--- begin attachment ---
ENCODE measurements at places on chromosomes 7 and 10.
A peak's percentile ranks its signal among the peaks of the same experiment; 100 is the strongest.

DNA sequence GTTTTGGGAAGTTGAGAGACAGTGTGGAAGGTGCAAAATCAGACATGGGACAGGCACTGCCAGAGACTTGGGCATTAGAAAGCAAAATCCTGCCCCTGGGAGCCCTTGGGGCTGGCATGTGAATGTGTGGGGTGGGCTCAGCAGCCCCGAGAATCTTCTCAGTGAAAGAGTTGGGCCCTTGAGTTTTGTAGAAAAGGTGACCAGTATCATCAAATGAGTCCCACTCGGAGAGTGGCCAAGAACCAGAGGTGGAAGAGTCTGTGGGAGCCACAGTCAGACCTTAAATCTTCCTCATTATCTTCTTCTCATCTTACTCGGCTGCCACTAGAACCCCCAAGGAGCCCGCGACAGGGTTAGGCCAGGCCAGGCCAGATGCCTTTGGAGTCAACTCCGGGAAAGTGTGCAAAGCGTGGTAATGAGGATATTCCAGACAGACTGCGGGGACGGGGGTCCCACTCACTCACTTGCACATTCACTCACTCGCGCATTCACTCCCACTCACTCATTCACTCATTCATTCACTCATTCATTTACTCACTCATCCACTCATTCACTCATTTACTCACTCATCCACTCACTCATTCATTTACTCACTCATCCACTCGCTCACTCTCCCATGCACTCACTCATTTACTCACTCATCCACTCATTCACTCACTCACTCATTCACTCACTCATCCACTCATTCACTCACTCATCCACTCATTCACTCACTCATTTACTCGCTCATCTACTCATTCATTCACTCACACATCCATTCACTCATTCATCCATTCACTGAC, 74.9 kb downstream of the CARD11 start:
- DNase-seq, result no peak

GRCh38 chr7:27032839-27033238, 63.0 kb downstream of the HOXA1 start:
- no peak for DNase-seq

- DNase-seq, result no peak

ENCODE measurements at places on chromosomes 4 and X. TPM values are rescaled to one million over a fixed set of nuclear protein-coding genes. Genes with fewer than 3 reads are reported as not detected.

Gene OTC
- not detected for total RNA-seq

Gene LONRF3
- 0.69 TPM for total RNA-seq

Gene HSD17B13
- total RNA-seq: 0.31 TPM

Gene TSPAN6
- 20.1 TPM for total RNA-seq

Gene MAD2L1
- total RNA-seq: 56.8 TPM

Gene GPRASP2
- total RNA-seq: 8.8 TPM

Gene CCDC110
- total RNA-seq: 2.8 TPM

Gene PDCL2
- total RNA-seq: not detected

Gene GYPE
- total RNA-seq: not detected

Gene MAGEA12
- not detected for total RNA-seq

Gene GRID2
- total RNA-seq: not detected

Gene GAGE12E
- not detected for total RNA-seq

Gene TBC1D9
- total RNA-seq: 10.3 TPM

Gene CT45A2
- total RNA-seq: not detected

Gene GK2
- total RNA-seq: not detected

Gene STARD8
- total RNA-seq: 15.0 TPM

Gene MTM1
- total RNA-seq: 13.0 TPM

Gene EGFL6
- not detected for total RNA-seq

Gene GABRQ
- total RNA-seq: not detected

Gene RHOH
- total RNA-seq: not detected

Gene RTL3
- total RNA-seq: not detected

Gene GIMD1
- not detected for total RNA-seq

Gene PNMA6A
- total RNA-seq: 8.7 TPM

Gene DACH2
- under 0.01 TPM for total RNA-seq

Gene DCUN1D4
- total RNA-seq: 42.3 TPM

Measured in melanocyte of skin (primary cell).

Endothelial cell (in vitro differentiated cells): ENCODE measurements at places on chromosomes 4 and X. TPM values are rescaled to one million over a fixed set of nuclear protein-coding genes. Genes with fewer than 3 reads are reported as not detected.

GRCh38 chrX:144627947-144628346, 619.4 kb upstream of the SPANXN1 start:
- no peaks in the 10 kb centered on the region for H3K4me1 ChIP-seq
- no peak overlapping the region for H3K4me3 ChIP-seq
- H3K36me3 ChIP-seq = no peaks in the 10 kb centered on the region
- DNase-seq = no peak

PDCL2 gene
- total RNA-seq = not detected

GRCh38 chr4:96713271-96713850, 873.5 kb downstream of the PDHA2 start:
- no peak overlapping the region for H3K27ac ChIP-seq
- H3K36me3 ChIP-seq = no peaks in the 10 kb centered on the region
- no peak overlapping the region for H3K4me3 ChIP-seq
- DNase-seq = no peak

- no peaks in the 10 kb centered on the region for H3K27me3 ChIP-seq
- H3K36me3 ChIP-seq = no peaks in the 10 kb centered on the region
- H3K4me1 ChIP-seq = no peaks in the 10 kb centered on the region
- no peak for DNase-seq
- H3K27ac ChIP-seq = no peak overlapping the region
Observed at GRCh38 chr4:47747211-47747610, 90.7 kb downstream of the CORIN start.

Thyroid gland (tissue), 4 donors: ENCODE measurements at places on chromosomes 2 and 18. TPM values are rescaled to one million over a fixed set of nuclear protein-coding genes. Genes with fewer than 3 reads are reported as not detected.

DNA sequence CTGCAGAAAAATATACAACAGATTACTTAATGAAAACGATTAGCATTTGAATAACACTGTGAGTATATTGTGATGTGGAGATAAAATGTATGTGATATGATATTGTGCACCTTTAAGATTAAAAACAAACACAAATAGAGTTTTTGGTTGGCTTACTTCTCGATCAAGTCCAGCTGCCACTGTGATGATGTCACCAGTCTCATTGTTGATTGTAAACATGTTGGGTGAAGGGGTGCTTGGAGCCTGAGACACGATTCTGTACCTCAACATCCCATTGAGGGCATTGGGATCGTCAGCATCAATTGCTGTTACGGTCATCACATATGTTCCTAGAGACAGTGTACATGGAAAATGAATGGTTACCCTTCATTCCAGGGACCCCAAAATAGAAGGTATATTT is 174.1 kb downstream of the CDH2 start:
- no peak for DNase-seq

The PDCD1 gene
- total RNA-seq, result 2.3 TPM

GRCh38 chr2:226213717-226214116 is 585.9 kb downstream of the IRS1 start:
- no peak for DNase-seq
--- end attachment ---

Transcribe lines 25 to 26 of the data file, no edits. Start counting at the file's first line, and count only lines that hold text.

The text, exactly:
Gene GYPE
- total RNA-seq: not detected